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Every new command is wrapped in a tweet and posted to Twitter. Following the stream is a great way of staying abreast of the latest commands. For the more discerning, there are Twitter accounts for commands that get a minimum of 3 and 10 votes - that way only the great commands get tweeted.
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Uses the command ts in order to add a timestamp on each line. This command is provided in the moreutils package on Debian, and you may need libtime-duration-perl to be able to format the date.
Commandline perl filter for, using a production.log from a rails app, display on realtime the count of requests grouped by "seconds to complete" (gross round, but fair enough for an oneliner) :)
Use the excellent sensiblepasswords.com to a generate random (yet easy-to-remember) password every second, and copy it to the clipboard. Useful for generating a list of passwords and pasting them into a spreadsheet.
This script uses "madebynathan"'s "cb" function (http://madebynathan.com/2011/10/04/a-nicer-way-to-use-xclip/); you could also replace "cb" with
xclip -selection c
Remove "while true; do" and "; done" to generate and copy only 1 password.
(follow with next command)
tail -f from.log | colorize.pl +l20:".*" &
Use with http://www.commandlinefu.com/commands/view/10031/intercept-monitor-and-manipulate-a-tcp-connection. - can use to view output of tees that send traffic to files - output will be interwoven with red for sent traffic and green for received.
get colorize.pl from http://www.flinkmann.de/71-1-Colorizepl.html
A pretty nice display of processes.
script -f /tmp/foo will place all output of the terminal, including carriage returns, to a file. This file can be tail dash-eff'ed by one or more other terminals to display the information of the main terminal. Good way to share one's screen on short notice.
Note: This produces a very accurate output, but that includes depending on the size of your terminal to be the same. You can clear screens or even resize the terminal for others using this function; I use it in conjunction with the "mid" command in my list.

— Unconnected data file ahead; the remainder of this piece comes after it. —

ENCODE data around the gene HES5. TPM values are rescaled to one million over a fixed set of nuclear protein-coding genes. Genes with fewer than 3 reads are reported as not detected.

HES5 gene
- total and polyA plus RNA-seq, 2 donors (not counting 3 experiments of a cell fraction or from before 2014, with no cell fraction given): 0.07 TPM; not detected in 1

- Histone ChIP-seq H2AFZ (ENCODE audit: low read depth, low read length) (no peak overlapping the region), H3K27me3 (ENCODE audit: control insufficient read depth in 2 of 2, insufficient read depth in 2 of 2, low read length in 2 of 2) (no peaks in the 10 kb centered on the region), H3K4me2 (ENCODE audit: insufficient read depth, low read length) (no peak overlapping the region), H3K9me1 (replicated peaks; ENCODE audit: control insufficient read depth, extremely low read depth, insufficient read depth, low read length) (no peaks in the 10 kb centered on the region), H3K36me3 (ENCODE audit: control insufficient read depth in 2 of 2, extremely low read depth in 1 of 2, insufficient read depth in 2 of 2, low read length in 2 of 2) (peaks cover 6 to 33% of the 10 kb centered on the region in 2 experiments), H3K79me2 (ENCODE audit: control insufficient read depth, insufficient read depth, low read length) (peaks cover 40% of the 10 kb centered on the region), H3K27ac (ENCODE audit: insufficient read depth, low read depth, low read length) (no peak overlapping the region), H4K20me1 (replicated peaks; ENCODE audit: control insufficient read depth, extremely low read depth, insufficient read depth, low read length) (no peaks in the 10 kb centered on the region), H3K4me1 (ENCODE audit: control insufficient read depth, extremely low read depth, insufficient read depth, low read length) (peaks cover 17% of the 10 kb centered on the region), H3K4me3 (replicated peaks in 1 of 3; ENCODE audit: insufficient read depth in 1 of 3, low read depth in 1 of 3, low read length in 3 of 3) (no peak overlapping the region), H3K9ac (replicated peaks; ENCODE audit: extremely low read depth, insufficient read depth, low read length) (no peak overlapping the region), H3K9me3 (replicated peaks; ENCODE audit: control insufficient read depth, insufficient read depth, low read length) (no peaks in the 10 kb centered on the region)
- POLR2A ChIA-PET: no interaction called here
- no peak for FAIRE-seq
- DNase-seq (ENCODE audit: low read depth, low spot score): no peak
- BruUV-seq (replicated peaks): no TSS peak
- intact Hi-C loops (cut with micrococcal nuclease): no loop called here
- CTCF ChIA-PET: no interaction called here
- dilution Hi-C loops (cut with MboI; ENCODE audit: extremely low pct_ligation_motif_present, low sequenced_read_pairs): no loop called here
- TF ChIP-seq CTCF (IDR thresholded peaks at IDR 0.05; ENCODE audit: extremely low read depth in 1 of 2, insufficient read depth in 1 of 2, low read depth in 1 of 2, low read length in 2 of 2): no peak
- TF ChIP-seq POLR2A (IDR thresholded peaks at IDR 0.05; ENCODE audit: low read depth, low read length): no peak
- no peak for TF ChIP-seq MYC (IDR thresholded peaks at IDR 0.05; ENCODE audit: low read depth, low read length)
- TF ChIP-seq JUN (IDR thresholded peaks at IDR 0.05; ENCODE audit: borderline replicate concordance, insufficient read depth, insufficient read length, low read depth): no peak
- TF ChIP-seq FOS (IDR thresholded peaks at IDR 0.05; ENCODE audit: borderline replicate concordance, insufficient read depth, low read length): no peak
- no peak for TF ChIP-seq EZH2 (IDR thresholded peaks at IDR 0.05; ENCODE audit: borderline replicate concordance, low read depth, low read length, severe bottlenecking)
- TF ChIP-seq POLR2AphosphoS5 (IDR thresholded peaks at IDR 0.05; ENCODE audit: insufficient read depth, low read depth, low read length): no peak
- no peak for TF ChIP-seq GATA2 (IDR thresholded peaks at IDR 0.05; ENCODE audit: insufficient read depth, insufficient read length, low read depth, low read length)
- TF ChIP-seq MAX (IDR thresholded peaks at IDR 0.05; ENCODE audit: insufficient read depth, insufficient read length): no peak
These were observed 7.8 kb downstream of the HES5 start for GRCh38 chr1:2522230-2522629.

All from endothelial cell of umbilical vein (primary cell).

This shell function uses curl(1) as it is more portable than wget(1) across Unices, to show what site a shortened URL is pointing to, even if there are many nested shortened URLs. It is a refinement to www.commandlinefu.com/commands/view/9515/expand-shortened-urls to make it better for use in scripts. Only displays final result.
List all files in a directory in reverse order by modified timestamp. When piped through tail the user will see the most recent file name.
Takes a directory name as an argument (defaults to current directory if no arguments are given). Prints the newest file in the directory.
new way to replace text file with dd,faster than head,sed,awk if you do this with big file
Decrypt MD5 , replace 1cb251ec0d568de6a929b520c4aed8d1 with the MD5 string you want to decrypt
Encrypt any text to MD5 , replace text with the string you want to convert to MD5
after kernel build with make deb-pkg, I like to install the 4 newest packages that exist in the directory. Beware: might be fewer for you....
Tail is much faster than sed, awk because it doesn't check for regular expressions.
Maybe very limited in its applicability but could be of use at times.
like #9295, but awkish instead of perlish
say only processes a complete file, at eof, so following a file isn't possible. Quick and dirty perl oneliner to feed each line from the tail -f to say. Yes, expensive to lauch a new process each line.
This little ditty was prompted by a discussion on how horrible it is to use VoiceOver on ncurses programs such as irssi.
Silly approach, but easy to remember...
Changes are displayed when they are written to the file